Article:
4529.0.00.002 - Bridging the data gaps for family, domestic and sexual violence, 2013  
Latest ISSUE Released at 11:30 AM (CANBERRA TIME) 25/11/2013  First Issue
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The three themes do not operate in isolation; it is expected that enhancements in each theme will enable further improvements to other themes and enhance the quality and value of the Australian statistical system. Enhancements in theme one are also expected to have benefits in increasing the utility of existing data sources, especially legislative amendments that enable agencies to collect and share information.
Diagram 8: Supporting the Evidence base through three priority themes
While most if not all organisations collect administrative data to support service provision, allocate budgets, apply for funding and track performance, often there are cost implications for adapting the data to enable the production of statistical information. The following themes can be used as a guide to inform future resourcing decisions.

Theme 1 – Improve the quality and comparability of existing data sources
Many data collections have the potential to provide important statistical information that forms part of the evidence base for family, domestic and sexual violence, if appropriate statistical infrastructure is in place. The National Statistical Service (NSS) describes statistical infrastructure as statistical standards, policies and tools that are shared to maximise the value of investment, reduce provider load and support integrated statistics. Enhancements to these areas provide the foundation for this theme, in particular actions that encourage the:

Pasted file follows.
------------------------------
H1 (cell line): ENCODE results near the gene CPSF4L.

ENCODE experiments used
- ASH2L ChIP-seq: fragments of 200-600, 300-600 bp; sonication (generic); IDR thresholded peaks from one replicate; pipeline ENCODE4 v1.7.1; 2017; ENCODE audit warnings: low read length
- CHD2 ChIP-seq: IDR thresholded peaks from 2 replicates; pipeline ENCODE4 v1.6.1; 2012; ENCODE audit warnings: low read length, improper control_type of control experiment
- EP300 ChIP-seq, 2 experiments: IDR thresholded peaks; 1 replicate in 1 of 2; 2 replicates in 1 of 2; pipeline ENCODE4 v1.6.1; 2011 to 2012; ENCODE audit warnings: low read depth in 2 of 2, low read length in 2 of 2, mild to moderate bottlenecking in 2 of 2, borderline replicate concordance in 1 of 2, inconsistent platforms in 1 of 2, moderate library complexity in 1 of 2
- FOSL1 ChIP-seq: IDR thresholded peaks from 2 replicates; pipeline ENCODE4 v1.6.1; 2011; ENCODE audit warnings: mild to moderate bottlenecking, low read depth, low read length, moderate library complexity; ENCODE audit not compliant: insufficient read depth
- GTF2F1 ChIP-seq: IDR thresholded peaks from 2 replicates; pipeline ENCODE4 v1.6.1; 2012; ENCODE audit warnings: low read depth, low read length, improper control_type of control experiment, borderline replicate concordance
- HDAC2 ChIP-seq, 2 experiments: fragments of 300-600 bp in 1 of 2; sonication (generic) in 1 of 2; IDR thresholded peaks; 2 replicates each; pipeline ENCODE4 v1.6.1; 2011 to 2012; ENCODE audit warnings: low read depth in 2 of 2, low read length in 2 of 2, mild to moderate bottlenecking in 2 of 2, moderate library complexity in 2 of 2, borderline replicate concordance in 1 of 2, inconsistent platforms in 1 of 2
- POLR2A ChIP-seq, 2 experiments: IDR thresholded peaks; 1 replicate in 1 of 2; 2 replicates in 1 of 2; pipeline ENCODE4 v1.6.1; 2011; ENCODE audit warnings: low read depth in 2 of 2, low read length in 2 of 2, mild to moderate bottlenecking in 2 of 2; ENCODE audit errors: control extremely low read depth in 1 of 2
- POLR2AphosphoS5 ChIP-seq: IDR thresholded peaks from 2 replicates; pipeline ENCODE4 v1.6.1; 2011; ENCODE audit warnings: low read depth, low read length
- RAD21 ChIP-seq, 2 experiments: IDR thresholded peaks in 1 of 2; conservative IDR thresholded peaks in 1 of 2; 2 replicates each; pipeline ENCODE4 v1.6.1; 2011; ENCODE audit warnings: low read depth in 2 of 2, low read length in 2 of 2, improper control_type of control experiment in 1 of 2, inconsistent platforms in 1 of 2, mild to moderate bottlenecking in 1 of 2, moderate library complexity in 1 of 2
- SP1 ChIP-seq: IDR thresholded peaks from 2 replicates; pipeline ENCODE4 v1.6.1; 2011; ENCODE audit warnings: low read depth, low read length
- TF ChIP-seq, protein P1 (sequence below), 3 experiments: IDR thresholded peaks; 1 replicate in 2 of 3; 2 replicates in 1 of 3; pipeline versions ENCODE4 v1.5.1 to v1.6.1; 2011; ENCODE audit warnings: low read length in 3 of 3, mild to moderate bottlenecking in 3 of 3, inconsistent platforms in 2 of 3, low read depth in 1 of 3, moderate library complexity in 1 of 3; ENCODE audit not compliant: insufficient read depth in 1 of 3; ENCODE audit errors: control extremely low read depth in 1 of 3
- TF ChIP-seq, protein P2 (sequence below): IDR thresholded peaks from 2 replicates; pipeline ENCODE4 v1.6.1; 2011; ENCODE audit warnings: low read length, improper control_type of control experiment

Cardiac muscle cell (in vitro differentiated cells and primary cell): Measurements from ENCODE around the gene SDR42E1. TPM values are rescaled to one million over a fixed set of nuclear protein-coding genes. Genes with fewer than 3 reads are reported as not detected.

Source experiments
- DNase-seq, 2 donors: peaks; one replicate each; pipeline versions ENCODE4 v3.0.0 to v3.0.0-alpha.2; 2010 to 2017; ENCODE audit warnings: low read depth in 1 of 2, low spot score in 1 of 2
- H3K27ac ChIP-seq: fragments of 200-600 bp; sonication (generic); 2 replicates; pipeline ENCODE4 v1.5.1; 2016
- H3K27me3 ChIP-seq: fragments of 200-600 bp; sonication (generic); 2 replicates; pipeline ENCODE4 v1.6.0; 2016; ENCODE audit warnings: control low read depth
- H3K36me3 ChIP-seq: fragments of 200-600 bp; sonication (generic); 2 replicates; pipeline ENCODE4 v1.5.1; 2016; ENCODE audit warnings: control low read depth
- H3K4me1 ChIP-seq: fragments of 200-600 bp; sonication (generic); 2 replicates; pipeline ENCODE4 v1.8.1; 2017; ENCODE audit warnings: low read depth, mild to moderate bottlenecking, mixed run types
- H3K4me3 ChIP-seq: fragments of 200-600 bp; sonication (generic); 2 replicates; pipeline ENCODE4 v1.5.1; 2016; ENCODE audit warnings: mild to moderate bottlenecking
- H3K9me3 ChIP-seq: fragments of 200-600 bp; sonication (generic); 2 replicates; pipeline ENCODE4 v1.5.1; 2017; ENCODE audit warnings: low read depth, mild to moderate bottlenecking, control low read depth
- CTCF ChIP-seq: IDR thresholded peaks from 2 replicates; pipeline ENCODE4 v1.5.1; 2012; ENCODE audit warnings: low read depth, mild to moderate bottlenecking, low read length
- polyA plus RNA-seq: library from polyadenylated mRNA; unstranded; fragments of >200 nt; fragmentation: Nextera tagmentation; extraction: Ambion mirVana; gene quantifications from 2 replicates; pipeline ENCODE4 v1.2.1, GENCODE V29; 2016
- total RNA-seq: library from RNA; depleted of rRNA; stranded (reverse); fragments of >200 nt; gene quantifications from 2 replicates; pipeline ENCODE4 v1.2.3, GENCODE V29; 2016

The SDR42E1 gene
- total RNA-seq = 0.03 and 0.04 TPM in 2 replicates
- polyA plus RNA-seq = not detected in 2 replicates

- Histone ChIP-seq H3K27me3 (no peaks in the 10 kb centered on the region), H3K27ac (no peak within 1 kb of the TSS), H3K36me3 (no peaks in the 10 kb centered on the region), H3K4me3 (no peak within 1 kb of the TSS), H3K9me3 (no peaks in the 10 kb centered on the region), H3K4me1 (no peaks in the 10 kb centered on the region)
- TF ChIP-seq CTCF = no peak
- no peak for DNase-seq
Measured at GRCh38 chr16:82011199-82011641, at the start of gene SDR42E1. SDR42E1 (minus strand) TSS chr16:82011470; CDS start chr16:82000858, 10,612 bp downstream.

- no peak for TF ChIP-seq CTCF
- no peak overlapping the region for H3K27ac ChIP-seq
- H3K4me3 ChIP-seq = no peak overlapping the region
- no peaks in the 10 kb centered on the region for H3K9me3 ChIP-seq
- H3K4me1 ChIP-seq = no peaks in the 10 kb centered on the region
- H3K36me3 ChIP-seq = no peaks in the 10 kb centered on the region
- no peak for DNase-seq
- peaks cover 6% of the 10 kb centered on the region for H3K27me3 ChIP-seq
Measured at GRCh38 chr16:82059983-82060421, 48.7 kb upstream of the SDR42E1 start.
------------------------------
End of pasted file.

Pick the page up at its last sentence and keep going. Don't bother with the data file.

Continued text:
use of data standards and definitions that enable consistent identification of family, domestic and sexual events;
application of data quality assessments to encourage the production of accessible information; and
consideration of amendments to legislation that enable the use of data for statistical purposes.

There are a number of ways to transform existing data into statistical information. Some suggested actions are outlined in Table 3.

Theme 2 – Maximise the utility of existing sources
The existing information for family, domestic and sexual violence can be sourced from many collections including a number that are not currently publicly available. Those available provide detailed information on various aspects of family, domestic and sexual violence but there are a number of data gaps due to coverage limitations and methodological differences. Through improving data collection practices, populations of interest will become more visible in existing datasets. However sub population groups which are not accessed in traditional survey collection methods and administrative data will require targeted strategies that complement traditional methods. It is advised that identification of suitable data holdings for those in unique living circumstances (e.g. care facilities or institutions) be investigated in future work.

Theme 3 – Augment existing data sources to address priority gap areas
This evidence base has potential for considerable adaption for improved statistical use through data enhancement techniques such as augmentation, sharing and linkage. There are many options for data linkage, ranging from simple enhancements, such as the addition of small area indicators, through to more complex data matching of multiple sources. However, there are significant issues that must be addressed to make data linkages more viable. These mainly stem from privacy and data access legislative requirements, at both state and territory and Commonwealth levels. Opportunities to address these in ways which improve access while maintaining privacy should be explored further.

Additionally, the quality and comparability issues raised in theme one are important enablers that underpin the ability to achieve data matching. If these can be overcome, data linkage strategies can present an effective way to address many high priority information gaps by fully utilising existing data. These types of data linkage options need to be considered in a whole of government approach to effectively govern data and maximise cross linkage between government sectors (e.g. crime and justice, health, education).

Exploring the potential to use data sharing principles and working towards the goal of data linkage are encouraged as guiding aspirations for building the evidence base for family, domestic and sexual violence.

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